Study: Wyoming mule deer numbers suffer from energy development
CASPER, Wyo. — Mule deer in southwest Wyoming have not adapted to oil and gas wells on their winter range, according to a 17-year study that also documented a 36 percent decline in deer populations exposed to energy development.
“The study shows the trade-offs of energy development in critical wildlife habitat,” said researcher Hall Sawyer, who has studied deer in southwest Wyoming since the 1990s.
The study looked at the Pinedale Anticline in Sublette County, where mule deer spend the winter and where one of the largest gas fields in the country encroaches on their winter range.
The study, published online by the journal Global Change Biology, began in 1998, two years before intensive drilling began in 2000-01.
“Twenty years ago we didn’t really have a good idea of what was going to happen, if deer would avoid these areas or it would change anything or not,” said Sawyer, the lead author of the article. “As development progressed, it became clear quickly that deer avoided well pads. It also became clear that mule deer numbers began to drop off.”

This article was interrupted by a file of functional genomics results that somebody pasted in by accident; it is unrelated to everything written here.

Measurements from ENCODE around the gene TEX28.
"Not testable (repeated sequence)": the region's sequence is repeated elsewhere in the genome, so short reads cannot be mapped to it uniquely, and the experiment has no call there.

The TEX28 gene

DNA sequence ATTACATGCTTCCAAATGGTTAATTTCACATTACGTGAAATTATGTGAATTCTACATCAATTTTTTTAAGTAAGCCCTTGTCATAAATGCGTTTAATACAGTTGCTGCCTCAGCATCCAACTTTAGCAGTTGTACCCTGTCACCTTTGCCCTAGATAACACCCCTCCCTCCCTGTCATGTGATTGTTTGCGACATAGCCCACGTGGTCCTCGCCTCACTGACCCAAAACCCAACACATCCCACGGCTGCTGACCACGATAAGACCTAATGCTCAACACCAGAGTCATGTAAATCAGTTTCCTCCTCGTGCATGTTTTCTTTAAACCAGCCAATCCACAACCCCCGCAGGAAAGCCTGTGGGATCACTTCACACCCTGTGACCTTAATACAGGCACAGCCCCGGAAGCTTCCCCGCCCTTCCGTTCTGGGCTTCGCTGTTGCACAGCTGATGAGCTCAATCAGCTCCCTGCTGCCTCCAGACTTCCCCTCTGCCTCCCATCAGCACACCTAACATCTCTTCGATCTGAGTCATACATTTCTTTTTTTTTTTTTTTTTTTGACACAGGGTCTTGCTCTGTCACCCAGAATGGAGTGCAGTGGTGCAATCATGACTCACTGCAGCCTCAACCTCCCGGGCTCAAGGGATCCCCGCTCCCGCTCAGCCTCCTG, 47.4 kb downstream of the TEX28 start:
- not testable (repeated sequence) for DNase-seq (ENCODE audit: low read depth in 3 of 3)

Sawyer said the deer perceive wells and other oil and gas infrastructure as risky and try to keep their distance. As a result, their habitat is reduced, resulting in fewer animals.
The paper doesn’t make any recommendations but simply presents data from almost 200 mule deer that were monitored with the use of special collars placed on them, Sawyer told the Casper Star-Tribune.
A representative from the Petroleum Association of Wyoming didn’t immediately return a message for comment.
About 5,200 mule deer wintered on the Pinedale Anticline when 700 producing well pads were approved by the Bureau of Land Management in the summer of 2000. BLM approved another 4,400 wells in 2008.
The work was not conducted without concern for wildlife. Companies spent millions of dollars on horizontal wells, pipes to transfer liquids instead of trucking them, and modified fences.
The BLM also required that most wells couldn’t operate during the winter in designated winter ranges.
Even with remediation efforts and a 45 percent decrease in hunting mandated by the Wyoming Game and Fish Department, the deer herd dropped overall by 16 percent since 2001 and the deer wintering on the Anticline declined by 36 percent, the paper states.
Sawyer said the study showed that the mitigation efforts can reduce but not eliminate the effects of energy development.
“When we lose critical habitat and when we lose extra acres of habitat because of avoidance, we should expect fewer animals,” he said.